For temple viewing, Singapore City contains Buddhist, Muslim and Hindi temples. The Buddha Tooth Relic Temple is one of the most striking Buddhist Temples in Singapore.

The Burmese Buddhist Temple is home to an 11 feet white marble Buddha statue; whilst the Kwan Im Thong Hood Cho Temple offers a colourful entrance in traditional Chinese architecture. Singapore has over 35 Hindu temples including the golden Sree Maha Mariamman Temple and the Sri Thendayuthapani Temwith with its 75 feet tall blue Gopuram tower.

Buddha Tooth Relic & Museum

If your ship is fortunate to stay in port overnight, evening entertainment is easy to locate in the area at Clarke Quay and Boat Quay. Located just nearby the Singapore River, these former warehouses transform into entertainment spots, shops, casual restaurants and many nightclubs.

This is a great place to just relax as you can walk alongside the river or get some shopping in before your ship leaves.

Of course, one of the evenings highlights (near to where the ship is berthed) is Wonder Full. This is a light, music and sound show presented from the top of the Marian Bay Sands. The 13-minute extravaganza lights up the cityscape with fireworks and laser lights.

The season for cruise holiday makers in Singapore ranges from late October to early May.

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The Environmental impact of Cruising
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In a world which is becoming increasingly aware of the environmental impact of its actions, it is only right that the environmental impact of cruising be looked into and constantly monitored and improved. With cruise holidays becoming more and more popular with more passengers travelling by ship every year and bigger ships constantly being built environmental impact is undoubtedly a contentious issue.

How responsible is cruise tourism for the environment and is it an eco-friendly form of travel? How are cruise companies working to reduce their negative impact on the fragile environment?

With 24 new ships(including NCL’s Breakaway below) scheduled to be constructed within the next 5 years in Europe alone and cruise ships are increasingly becoming larger and larger and evolving into floating cities, rather than a simple means of transportation and their impact is something which clearly needs to be closely monitored.

Norwegian Breakaway

There are many regulatory bodies such as the International Maritime Organisation who ensure that the cruise industry is one of the most highly regulated within the travel industry. There are a number of steps which cruise companies have taken in recent years to ensure their environmental impact is reduced.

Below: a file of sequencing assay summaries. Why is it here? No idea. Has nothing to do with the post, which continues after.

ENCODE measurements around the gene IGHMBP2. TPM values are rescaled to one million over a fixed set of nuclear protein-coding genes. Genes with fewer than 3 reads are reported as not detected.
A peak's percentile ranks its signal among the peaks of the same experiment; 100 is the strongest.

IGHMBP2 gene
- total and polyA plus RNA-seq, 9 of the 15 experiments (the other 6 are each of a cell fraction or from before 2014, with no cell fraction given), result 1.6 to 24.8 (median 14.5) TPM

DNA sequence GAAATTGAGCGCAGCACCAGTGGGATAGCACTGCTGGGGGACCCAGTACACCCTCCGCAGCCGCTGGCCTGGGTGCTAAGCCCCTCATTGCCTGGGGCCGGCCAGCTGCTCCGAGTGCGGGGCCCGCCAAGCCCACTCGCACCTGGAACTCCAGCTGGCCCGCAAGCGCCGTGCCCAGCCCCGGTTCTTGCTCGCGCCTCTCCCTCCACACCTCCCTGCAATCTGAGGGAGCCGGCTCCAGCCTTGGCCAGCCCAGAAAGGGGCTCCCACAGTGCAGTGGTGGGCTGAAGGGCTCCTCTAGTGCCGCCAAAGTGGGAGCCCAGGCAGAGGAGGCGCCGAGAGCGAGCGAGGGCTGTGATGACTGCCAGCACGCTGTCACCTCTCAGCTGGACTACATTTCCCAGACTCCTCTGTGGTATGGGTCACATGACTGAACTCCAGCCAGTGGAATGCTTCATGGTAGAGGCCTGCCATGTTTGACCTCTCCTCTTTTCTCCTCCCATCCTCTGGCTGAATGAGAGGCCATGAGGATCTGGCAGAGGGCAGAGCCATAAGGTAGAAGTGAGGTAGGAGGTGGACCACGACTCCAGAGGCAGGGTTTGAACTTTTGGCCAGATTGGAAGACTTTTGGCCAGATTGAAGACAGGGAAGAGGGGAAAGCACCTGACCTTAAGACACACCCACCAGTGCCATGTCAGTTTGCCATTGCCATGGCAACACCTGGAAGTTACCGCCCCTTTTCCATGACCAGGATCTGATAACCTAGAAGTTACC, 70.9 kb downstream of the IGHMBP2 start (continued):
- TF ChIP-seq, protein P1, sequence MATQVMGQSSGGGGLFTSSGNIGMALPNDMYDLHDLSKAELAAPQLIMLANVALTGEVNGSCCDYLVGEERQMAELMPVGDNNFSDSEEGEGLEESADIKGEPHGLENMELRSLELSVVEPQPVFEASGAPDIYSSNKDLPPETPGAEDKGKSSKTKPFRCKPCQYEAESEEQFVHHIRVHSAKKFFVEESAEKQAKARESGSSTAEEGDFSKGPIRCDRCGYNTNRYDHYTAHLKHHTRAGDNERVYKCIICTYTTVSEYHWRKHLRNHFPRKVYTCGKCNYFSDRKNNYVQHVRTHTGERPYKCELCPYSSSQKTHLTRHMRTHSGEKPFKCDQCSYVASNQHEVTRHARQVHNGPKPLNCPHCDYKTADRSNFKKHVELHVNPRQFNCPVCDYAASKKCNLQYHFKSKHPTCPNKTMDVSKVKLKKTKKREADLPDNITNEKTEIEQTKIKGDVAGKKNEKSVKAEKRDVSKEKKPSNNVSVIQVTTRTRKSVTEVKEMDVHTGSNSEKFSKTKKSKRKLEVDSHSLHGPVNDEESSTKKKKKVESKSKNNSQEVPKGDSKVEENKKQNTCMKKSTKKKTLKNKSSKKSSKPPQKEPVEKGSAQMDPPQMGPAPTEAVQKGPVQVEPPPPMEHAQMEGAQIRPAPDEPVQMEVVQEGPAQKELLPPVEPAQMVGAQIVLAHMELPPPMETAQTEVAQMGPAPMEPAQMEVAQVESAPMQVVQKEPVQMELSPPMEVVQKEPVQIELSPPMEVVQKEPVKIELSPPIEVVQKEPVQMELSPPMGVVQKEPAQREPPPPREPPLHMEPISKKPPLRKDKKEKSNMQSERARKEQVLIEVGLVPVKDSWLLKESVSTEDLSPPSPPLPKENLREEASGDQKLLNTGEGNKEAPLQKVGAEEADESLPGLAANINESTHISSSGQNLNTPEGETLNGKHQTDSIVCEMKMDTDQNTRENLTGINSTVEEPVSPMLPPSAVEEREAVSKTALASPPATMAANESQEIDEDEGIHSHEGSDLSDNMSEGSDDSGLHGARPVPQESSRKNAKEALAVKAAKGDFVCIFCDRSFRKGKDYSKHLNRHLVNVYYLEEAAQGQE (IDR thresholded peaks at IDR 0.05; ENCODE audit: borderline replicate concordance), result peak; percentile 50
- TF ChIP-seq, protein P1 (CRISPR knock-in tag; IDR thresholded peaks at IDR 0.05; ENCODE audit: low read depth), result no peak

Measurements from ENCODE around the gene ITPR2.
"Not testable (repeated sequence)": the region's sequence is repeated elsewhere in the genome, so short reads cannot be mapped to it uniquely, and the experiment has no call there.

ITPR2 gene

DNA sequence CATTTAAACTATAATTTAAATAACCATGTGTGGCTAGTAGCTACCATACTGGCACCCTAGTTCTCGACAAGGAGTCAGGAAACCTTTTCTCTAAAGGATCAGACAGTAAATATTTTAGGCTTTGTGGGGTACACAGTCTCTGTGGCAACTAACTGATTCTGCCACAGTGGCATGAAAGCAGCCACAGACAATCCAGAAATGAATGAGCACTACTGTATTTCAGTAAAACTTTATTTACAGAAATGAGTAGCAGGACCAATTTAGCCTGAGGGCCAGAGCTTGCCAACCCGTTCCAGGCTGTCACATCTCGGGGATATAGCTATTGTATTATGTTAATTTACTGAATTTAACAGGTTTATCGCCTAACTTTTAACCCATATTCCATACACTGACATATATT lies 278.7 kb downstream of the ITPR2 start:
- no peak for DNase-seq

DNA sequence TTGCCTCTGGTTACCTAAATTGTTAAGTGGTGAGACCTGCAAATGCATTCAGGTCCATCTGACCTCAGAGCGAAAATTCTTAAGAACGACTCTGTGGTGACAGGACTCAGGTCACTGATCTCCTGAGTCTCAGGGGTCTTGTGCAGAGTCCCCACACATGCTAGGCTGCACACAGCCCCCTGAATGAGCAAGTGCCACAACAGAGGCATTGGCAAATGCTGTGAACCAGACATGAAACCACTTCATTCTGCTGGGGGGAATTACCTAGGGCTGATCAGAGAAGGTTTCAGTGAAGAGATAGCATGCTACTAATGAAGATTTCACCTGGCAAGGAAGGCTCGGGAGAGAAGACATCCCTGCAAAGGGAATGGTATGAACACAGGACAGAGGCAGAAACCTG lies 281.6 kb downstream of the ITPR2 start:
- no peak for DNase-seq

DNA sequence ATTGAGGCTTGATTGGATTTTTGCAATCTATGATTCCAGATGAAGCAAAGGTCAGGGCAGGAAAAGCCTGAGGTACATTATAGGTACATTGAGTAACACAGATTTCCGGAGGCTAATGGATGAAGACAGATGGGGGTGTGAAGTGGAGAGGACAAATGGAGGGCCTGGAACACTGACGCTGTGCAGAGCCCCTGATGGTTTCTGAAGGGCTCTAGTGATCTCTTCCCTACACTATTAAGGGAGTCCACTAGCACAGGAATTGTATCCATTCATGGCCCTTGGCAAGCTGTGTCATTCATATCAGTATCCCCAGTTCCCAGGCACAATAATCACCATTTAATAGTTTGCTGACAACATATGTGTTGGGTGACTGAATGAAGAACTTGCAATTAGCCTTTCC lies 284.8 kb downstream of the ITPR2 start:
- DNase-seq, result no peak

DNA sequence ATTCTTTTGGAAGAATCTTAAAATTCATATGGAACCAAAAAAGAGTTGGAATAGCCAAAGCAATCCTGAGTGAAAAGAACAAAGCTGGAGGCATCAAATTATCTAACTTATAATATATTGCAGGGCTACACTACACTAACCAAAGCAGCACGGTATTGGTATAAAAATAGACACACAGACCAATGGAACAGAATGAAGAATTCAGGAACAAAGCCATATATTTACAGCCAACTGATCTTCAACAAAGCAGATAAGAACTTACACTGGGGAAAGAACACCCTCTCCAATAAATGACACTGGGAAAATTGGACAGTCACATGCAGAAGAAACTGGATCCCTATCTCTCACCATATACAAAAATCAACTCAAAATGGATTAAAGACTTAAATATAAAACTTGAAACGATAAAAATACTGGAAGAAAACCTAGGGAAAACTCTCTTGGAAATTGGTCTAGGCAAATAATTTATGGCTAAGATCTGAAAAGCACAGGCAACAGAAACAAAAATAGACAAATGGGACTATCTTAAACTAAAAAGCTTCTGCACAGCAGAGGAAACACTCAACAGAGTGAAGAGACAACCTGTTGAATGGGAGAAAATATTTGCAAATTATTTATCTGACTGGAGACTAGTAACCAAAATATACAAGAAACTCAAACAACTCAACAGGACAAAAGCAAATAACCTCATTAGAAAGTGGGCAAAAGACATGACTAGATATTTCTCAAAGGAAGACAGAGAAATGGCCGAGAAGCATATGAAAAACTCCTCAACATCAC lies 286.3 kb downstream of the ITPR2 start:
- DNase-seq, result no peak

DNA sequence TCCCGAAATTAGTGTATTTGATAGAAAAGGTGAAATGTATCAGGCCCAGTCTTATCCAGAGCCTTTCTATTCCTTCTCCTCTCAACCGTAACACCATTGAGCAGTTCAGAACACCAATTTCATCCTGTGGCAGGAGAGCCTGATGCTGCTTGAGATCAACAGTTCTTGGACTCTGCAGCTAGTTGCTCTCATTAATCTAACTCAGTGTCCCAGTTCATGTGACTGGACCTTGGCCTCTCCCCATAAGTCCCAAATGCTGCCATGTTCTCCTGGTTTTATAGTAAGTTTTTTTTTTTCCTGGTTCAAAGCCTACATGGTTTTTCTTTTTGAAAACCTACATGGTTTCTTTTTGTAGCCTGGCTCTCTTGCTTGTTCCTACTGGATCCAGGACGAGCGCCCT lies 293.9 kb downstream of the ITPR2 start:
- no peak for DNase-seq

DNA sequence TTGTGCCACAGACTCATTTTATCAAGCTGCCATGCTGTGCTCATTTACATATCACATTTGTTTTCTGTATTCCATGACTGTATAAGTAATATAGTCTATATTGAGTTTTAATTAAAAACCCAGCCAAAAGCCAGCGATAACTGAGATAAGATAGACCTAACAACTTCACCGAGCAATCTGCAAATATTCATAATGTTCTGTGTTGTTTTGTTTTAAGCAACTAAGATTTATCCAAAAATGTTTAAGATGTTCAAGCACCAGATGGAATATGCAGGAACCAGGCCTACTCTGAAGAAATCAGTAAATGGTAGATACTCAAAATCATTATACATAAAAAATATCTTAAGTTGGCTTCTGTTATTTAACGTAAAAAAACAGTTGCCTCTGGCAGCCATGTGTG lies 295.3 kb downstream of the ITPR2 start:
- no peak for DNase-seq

Fuel efficiency is one of the main ways cruise companies try to ensure they aren’t causing the environment unnecessary damage.

A number of changes have been brought in over time to ensure greater fuel efficiency and less consumption which has included reducing cruising speeds and cruise ships spending longer in many ports in order to preserve fuel. This is also excellent for passengers who can enjoy a few extra hours on land exploring new places. A number of cruise companies have opted to stay overnight in many ports such as St. Petersburg, Venice and Singapore which allows passengers to see these places by night and gain a new perspective on them.

Singapore

All newer ships are designed with fuel efficiency and economy in mind. This includes their hulls being painted, designed and continually cleaned in order to greatly reduce drag through the water.

Older ships have also had their engines completely replaced with newer, more efficient engines which has worked to immensely reduced fuel consumption and thus, environmental impact.

Cruise companies have also improved their on board waste sorting and recycling facilities. I haven’t seen a cruise ship rubbish bin for years that hasn’t had separate compartments for different types of waste such as aluminium cans, paper and glass. Many cruise ships even have recycling facilities on board which allows them to crush items into manageable sizes which are then transported to recycling plants on land.

With all these practices in place, plus many, many more, it is clear that the cruise industry as a whole are committed to reducing their environmental impact and are attempting to be as green as possible.